On this procedural posture, "courts generally consider only the allegations in the complaint, exhibits attached to the complaint, matters of public record, and documents that form the basis of a claim." Lum v. Bank of America, 361 F.3d 217, 222 n.3 (3d Cir. 2004) (citation omitted). In the present motion, Defendants urge the Court to consider an affidavit which makes various declarations regarding the relationships between Defendants. The Court will not consider this affidavit on the motion to dismiss, which simply attempts to raise factual issues with respect to the Amended Complaint's allegations. Id. Conversion of the motion to one for partial summary judgment would be inappropriate at this pre-discovery stage. Further, if the motion to dismiss were to be converted to a motion under Rule 56, the parties would normally be required to comply with the requirements for filing statements of undisputed material facts under Local Civil Rule 56.1(a), which has not occurred.

B. AII Defendants' Motion to Dismiss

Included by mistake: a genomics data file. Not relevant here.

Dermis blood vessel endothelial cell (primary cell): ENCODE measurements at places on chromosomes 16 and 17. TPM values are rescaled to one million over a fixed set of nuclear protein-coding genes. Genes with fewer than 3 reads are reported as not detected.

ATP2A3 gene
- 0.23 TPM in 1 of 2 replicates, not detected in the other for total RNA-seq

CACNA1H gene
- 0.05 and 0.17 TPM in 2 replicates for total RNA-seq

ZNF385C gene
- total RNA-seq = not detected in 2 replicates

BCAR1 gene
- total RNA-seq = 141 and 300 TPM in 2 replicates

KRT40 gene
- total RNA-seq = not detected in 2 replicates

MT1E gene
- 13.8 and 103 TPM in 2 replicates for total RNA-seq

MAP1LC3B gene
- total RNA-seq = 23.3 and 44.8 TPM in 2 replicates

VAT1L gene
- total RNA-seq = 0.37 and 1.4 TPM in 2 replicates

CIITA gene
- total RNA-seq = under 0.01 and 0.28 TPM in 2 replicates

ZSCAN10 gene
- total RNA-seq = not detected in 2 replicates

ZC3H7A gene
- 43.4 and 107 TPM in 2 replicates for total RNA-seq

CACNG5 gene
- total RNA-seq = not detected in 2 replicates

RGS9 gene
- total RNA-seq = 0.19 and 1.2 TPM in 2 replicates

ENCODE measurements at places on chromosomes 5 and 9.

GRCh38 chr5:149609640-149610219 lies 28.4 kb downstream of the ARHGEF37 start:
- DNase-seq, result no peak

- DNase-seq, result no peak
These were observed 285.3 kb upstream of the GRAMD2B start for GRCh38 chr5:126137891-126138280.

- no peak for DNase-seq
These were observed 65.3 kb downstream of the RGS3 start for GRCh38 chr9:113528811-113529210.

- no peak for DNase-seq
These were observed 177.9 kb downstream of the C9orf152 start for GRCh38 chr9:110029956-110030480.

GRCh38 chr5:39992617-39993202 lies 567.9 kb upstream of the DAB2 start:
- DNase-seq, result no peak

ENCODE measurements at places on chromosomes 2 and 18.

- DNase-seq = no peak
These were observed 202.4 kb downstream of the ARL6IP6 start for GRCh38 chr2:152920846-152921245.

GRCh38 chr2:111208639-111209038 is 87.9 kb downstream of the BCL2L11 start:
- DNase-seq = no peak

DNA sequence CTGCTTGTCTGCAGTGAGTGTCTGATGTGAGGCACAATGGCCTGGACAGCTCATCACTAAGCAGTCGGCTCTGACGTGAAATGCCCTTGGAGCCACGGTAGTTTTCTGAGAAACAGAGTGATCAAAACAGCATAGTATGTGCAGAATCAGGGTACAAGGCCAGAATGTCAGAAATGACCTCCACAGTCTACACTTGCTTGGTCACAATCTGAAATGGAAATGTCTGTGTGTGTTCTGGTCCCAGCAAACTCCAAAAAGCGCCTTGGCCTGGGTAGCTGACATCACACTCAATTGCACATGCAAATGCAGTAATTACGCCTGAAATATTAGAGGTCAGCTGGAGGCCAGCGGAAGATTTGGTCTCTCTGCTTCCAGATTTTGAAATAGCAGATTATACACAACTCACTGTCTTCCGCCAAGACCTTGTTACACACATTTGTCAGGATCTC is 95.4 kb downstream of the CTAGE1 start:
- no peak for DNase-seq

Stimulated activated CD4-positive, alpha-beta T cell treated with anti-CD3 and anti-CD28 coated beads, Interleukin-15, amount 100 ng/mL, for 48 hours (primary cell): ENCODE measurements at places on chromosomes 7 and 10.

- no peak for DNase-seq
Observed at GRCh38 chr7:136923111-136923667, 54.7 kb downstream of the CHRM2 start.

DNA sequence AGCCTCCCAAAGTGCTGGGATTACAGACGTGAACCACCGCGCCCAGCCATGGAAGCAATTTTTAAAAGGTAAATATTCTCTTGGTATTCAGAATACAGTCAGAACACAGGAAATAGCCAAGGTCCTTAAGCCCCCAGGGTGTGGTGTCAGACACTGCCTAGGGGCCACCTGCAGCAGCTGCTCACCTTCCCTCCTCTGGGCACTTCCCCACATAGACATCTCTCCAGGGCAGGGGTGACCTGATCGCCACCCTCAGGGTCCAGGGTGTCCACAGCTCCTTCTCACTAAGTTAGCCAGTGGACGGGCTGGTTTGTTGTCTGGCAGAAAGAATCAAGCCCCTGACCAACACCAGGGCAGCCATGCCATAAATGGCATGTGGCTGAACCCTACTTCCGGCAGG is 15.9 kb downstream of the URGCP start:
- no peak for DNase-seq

Plaintiff contends that the Amended Complaint's allegations are sufficient to state a claim based on the agency relationship between the AII Defendants and the named parties to the insurance contracts. The Amended Complaint alleges that both 21st Century and AIG Marketing were "agent[s] or representative[s] of the other Defendants" and were "in doing the things alleged in this Complaint, acting within the course and scope of such agency and/or representation and [were] acting with the consent, permission and authorization of each of the remaining defendants." (Am. Compl. ¶¶ 12-13.) Additionally, Plaintiff alleges that "[a]t least since January 1, 2008, AIG Marketing was the managing general agent for Defendants," and that it "solicited, bound and wrote automobile insurance on behalf of" the other defendants. (Id. ¶¶ 14-17.) Further, they allege that "Defendants represent on their website that Defendants 21st Century, AIIC-NJ and AIIC-DE are '21st Century affiliated insurance companies [that] are used to write auto insurance, direct to the consumer, for 21st Century Insurance' in the State of New Jersey." (Id. ¶ 21.) Defendants ignore the question of whether these allegations are sufficient to allege an agency relationship. It appears to the Court that while some of these statements may constitute conclusory allegations of law, which cannot be considered when evaluating the sufficiency of the Complaint, Twombly, 550 U.S. at 555, there is enough factual content in those allegations to sufficiently allege the grounds of an agency relationship as to the moving defendants.